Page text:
Estate of Woman Killed at Yale-Harvard Game Sues


The estate of a Massachusetts woman struck and killed by a rental truck in a tailgating area at a Yale-Harvard football game filed a lawsuit Friday against the driver, U-Haul company, Yale University, the city of New Haven and others.

The estate of Nancy Barry of Salem, Mass., alleged in the New Haven Superior Court lawsuit that negligence on the part of the defendants contributed to Barry’s 2011 death.

Police say Ross was driving a rental truck carrying beer kegs through a popular tailgating area before the game when witnesses saw the vehicle turn a corner and speed up, striking Barry and two other women.

The driver, Brendan Ross, pleaded guilty to traveling too fast and unsafe starting. He received a special form of probation in February that will leave him with no criminal record.

Paul Edwards, attorney for Barry’s estate, said that while the city failed to ensure pedestrian safety, Yale allowed student organizations to rent large trucks for tailgating parties.

“I expect that even Yale will agree that it was foolish to permit and encourage the use of these U-Haul trucks for student tailgating parties,” Edwards said in a statement.

He also named as a defendant Ross’ fraternity, Sigma Phi Epsilon, which he said rented the truck.

“Requiring Brendan Ross to try to maneuver this large truck through what was sure to be tight spaces in streets and chaotic parking lots overflowing with pedestrians, party-goers and other traffic simply was asking for trouble,” Edwards said.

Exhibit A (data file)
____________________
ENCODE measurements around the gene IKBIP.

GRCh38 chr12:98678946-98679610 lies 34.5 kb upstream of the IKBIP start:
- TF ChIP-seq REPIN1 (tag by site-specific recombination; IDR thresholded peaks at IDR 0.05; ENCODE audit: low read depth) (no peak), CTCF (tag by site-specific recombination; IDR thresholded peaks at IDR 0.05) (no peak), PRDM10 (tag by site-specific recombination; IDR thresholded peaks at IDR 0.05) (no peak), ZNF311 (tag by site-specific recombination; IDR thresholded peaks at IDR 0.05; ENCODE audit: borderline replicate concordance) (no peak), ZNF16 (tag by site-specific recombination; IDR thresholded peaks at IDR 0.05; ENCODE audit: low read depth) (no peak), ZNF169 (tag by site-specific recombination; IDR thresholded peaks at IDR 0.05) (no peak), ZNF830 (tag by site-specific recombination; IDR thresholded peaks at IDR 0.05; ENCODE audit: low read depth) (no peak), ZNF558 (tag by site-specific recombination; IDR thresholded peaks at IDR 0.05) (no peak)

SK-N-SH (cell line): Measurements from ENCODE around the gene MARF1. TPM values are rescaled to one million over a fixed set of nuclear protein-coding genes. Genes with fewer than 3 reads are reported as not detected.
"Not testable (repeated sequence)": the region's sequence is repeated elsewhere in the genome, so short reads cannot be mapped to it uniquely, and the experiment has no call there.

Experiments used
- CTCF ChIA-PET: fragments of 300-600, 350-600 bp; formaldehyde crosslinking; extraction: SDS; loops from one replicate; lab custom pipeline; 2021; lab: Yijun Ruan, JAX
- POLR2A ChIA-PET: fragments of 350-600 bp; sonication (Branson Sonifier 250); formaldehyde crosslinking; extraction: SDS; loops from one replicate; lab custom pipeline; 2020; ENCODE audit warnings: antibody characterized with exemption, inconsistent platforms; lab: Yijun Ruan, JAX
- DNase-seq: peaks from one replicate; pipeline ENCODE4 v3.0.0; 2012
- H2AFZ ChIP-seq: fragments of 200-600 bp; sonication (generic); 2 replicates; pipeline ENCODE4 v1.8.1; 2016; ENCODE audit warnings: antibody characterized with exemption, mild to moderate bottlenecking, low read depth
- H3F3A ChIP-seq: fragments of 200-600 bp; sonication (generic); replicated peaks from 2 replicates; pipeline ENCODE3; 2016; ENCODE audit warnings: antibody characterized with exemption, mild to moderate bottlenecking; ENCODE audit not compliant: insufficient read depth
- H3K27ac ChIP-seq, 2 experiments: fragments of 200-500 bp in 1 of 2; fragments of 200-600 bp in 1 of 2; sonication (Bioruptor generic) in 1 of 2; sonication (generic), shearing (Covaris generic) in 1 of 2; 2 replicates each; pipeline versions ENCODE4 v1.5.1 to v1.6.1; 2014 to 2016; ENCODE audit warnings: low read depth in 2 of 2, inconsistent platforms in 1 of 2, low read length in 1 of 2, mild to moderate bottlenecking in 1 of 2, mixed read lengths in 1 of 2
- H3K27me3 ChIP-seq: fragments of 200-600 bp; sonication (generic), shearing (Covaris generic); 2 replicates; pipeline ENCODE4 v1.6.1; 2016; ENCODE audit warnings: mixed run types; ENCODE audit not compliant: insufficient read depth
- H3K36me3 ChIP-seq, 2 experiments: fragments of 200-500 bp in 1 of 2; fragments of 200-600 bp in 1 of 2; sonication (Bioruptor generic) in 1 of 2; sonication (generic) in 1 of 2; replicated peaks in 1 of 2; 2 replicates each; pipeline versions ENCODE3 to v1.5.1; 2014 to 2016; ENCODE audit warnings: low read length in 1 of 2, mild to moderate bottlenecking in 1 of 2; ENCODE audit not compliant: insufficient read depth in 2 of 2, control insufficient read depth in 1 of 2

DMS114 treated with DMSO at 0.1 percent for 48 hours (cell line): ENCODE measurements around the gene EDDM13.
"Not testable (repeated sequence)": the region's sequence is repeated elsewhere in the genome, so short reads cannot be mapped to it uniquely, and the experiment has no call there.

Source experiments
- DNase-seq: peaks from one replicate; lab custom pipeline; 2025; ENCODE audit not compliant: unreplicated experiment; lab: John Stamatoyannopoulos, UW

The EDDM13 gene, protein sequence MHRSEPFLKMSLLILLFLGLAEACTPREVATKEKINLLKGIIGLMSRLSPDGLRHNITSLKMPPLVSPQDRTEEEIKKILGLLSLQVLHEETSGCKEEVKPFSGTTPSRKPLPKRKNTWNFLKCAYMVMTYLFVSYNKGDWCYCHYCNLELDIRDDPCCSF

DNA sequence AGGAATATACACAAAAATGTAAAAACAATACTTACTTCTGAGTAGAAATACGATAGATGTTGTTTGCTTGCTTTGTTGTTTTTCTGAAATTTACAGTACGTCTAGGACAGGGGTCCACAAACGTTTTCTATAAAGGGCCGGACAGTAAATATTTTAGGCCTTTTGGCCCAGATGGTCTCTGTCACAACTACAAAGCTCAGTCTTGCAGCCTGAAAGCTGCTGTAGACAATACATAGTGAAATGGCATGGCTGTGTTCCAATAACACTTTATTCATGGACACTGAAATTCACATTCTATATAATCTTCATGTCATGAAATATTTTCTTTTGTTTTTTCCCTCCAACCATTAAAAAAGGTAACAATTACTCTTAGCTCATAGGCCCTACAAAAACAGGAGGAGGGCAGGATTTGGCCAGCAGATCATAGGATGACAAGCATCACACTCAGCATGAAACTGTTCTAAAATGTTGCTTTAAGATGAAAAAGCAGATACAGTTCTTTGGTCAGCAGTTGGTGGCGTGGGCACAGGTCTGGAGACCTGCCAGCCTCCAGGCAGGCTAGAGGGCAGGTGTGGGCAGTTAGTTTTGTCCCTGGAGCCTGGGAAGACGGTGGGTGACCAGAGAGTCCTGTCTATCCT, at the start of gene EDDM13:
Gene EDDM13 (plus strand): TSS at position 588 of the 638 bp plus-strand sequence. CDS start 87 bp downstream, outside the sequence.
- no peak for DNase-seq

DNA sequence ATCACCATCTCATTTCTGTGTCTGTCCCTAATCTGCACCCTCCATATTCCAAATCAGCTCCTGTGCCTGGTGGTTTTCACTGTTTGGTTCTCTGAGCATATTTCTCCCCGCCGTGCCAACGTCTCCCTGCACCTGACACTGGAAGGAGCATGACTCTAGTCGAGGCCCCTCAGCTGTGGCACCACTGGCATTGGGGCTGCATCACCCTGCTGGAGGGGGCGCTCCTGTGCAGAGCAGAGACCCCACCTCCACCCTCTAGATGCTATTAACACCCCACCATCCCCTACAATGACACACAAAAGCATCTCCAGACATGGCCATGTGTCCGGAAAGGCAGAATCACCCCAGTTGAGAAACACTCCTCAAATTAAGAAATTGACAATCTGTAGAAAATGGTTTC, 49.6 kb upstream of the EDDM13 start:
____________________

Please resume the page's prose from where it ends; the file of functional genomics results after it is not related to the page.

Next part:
Messages left with Ross’ attorney, William Dow III, were not immediately returned.

Dow has described Ross as “an outstanding young man who was involved in a tragic accident.” Dow said of his client in February, “He will emerge from this without a criminal record, but the memory of that tragedy remains. Brendan and his family have extended their condolences to Ms. Barry’s family when the accident occurred. Ms. Barry remains in their prayers.”

The fraternity declined to comment. The city said the claims against it should be dismissed, and Yale denied responsibility for the accident.

“The tragic vehicular accident that took the life of Nancy Barry saddened the Yale community, and we feel the deepest sympathy for her family and loved ones who suffered such a terrible loss,” Yale said in a statement. “We do not believe, however, that Yale or those working on behalf of the University were a cause of the accident.”

Yale tightened its tailgating rules since the accident. It now bans kegs at university athletic events and other functions. Also, oversized vehicles, such as box trucks and large commercial vehicles, are barred from university lots at athletic events unless they are driven by a preapproved authorized vendor.

Police said Ross passed a field sobriety test after the collision and he was cooperative in the investigation.

Prosecutor David Strollo said in court in February that Ross was driving a rented U-Haul and when he reached a parking lot, pedestrian traffic was blocking the way.

Ross revved the engine in an effort to get the pedestrians to move, but the car took off, Strollo said. Ross said he hit the brake but it was the gas pedal, Strollo said.

“Oh my God, what did I do? It was an accident,” Ross said, according to the prosecutor.

Strollo also said an expert found no defects with the vehicle that contributed to the accident and a defense expert came to the same conclusion.

Stuart Shoen, executive vice president for U-Haul International, noted that experts with the company, Ross’ defense and New Haven police agreed the truck had no mechanical flaws.

The lawsuit also names Contemporary Services Corp., a security and management company, as a defendant. Edwards said the company’s staff was late and the company set up an identification checkpoint too close to passing vehicles.

A message left with a company official was not immediately returned.

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